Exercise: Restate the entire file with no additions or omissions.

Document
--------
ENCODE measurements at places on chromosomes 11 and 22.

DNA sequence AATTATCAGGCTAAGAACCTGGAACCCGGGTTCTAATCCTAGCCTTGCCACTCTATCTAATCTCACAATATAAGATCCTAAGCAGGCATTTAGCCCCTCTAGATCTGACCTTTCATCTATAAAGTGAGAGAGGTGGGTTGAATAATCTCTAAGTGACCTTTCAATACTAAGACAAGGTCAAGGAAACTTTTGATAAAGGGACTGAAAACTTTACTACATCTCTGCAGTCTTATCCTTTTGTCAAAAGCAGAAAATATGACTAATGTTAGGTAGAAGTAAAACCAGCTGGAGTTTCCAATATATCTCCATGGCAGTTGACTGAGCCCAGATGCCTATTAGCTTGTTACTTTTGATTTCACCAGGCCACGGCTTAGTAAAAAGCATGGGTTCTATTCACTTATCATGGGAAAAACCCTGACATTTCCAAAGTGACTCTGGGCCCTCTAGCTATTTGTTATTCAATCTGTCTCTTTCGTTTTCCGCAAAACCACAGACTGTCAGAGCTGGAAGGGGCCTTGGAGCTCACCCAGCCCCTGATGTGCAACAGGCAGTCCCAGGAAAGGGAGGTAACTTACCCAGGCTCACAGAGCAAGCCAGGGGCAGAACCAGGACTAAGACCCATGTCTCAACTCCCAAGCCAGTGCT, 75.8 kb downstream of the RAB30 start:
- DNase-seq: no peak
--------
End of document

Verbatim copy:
ENCODE measurements at places on chromosomes 11 and 22.

DNA sequence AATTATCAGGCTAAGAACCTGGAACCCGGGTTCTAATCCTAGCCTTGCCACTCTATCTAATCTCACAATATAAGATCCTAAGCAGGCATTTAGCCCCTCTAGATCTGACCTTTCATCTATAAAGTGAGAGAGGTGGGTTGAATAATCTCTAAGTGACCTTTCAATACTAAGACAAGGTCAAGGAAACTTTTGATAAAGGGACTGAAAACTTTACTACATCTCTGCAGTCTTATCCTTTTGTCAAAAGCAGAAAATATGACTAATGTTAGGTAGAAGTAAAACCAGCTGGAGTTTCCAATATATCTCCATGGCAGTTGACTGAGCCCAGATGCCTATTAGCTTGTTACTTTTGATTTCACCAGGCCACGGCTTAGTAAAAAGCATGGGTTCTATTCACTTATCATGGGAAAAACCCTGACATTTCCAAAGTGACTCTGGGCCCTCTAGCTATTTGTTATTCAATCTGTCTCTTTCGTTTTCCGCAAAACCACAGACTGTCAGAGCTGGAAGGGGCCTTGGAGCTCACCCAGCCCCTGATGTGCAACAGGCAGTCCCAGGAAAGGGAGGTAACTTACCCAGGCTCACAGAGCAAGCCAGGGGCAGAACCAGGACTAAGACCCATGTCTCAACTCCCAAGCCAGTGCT, 75.8 kb downstream of the RAB30 start:
- DNase-seq: no peak